Southern Miss leads state in advancing Panama's bilingual initiative

Southern Miss leads state in advancing Panama's bilingual initiative

HATTIESBURG, MS (WDAM) - This is a news release from the University of Southern Mississippi

The University of Southern Mississippi has partnered with the nation of Panama in a program initiated by its president, Juan Carlos Varela, that seeks to convert the country's public school system into a bilingual system with the goal of a bilingual nation.

In October Dr. Christopher Miles, chair of the Department of Foreign Languages and Literatures at Southern Miss, traveled with Felipe Kerschbaum of the English Language Institute to Washington D.C. to represent Southern Miss at a gathering of all universities in the United States participating in the initiative.

The Panamá Bilingüe event was held at American University and the Panamanian Embassy in Washington, D.C., to discuss the development and implementation of their respective programs. The conference consisted of discussions on the program's developments thus far, as well as future plans.

"In the last year, over 100 Panamanian teachers and students have come to Southern Miss. For most of them, it is the first time that they have been to the United States. So, the potential impact on their lives is very big," Miles said.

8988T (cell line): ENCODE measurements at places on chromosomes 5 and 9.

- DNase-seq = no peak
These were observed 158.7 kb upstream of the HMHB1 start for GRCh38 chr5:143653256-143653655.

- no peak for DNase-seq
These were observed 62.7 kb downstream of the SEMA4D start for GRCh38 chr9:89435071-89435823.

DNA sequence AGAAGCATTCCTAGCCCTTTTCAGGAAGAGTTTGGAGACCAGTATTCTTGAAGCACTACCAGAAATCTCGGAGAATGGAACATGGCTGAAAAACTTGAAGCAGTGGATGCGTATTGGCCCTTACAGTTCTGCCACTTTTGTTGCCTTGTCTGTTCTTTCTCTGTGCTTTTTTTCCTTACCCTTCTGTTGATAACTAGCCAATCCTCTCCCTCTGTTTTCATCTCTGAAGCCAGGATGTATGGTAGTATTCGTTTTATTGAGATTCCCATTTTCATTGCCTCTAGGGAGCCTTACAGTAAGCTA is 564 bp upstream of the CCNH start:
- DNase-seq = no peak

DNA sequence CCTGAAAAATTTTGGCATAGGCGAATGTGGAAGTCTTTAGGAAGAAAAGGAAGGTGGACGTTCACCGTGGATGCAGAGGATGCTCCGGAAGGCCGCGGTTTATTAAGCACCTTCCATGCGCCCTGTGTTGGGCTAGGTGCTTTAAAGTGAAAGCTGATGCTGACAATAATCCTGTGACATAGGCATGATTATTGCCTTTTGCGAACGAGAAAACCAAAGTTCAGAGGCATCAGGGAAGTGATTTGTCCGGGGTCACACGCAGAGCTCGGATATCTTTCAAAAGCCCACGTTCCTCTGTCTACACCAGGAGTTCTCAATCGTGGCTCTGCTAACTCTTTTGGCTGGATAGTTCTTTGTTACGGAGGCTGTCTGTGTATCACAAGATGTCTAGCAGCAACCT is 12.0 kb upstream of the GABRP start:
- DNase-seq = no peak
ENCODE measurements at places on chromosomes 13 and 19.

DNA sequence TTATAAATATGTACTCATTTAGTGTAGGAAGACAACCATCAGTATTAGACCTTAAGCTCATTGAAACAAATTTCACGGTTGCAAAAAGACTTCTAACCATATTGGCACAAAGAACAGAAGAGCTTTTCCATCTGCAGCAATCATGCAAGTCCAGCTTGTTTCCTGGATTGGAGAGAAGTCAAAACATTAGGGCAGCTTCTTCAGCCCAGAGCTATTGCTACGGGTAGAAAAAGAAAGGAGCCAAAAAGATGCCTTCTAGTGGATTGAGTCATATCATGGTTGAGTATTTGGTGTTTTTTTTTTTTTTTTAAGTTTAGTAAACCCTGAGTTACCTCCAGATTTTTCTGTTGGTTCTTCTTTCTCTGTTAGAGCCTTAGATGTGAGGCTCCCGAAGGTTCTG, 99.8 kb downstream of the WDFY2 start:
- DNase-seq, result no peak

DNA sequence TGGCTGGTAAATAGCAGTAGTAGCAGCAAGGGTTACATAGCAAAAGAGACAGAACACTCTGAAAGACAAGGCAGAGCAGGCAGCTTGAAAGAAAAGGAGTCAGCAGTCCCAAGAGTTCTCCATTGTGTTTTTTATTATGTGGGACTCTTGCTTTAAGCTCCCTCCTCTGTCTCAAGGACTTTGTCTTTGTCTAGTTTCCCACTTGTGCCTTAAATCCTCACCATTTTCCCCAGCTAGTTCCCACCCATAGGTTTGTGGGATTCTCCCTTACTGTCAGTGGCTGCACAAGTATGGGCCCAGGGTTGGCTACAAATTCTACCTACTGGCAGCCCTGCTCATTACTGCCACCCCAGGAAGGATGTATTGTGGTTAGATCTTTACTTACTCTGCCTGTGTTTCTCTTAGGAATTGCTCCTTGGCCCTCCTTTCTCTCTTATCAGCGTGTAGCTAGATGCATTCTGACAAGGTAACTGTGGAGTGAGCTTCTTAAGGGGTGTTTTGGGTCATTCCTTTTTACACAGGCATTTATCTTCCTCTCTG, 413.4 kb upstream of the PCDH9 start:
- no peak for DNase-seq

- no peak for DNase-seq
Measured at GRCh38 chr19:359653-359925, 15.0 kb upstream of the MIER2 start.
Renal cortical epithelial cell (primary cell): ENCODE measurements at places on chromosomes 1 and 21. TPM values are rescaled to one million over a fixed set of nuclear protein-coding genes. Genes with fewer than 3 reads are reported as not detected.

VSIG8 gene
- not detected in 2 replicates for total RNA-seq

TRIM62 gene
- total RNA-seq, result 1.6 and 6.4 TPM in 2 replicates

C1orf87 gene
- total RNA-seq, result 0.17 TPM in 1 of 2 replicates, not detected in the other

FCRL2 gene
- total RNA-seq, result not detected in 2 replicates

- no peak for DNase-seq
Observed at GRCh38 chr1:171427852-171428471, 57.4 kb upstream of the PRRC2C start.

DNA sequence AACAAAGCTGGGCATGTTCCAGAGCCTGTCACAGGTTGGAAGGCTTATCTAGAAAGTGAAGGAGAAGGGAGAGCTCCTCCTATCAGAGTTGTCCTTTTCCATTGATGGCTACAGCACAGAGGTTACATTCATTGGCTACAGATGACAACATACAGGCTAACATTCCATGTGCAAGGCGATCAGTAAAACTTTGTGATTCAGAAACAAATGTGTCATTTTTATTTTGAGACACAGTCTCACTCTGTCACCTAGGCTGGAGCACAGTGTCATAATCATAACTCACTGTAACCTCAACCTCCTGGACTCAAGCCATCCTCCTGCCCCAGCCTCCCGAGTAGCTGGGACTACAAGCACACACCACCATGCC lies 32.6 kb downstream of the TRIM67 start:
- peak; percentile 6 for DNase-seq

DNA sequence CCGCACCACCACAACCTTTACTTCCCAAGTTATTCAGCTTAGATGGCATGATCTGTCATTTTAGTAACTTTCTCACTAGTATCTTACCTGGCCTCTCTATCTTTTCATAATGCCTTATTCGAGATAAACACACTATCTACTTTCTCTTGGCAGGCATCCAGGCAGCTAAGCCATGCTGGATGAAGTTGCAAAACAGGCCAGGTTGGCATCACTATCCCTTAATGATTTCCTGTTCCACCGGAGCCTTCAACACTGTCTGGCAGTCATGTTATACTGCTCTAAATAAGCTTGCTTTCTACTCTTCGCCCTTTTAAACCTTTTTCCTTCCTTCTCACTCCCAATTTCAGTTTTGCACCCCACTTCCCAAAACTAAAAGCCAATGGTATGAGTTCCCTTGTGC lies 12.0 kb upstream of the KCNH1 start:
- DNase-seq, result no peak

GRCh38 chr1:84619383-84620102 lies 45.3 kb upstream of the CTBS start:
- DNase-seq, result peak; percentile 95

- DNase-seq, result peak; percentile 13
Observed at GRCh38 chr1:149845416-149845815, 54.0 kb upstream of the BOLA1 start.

"They can learn English, make friends, immerse themselves in American culture and go back to their classrooms in Panamá with first-hand accounts of life in the United States. Plus, if they have a positive experience, the potential to return to Southern Miss is even greater," he added.

Miles said 28 Panamanian teachers are expected for the next eight-week intensive program, beginning in January 2016 at Southern Miss. The program is anticipated to last at least four more years. Aspects of the program developed at Southern Miss have become standard for other universities.

"Southern Miss currently has 24 Panamanian teachers studying at the English Language Institute," Kerschbaum said. "We couldn't be more excited to be a part of this partnership, and we're hoping that this will be an example to other countries hoping to become a part of the global economy."

Dr. Maureen Ryan, interim dean of the College of Arts and Letters, said the University's participation in the Panamá Bilingüe initiative introduces a new, vibrant community of students to Southern Miss and the English Language Institute.

"Our role in preparing these students to teach English in their home country is a demonstration of the Department of Foreign Languages and Literatures' strengths and reputation, and of the University's commitment to fostering a diverse learning environment for all students," Ryan said.

Panama is specifically interested in training ESL (English as Second Language) teachers in order to achieve bilingualism at the national level. Programs such as the 100,000 Strong in the Americas, implemented by the U.S. government back in 2013 in part to support study abroad for American students throughout the Western Hemisphere, will be used to monitor the Bilingüe program's progress.

For information about the Southern Miss Department of Foreign Languages and Literatures, visit http://www.usm.edu/foreign-languages-literatures.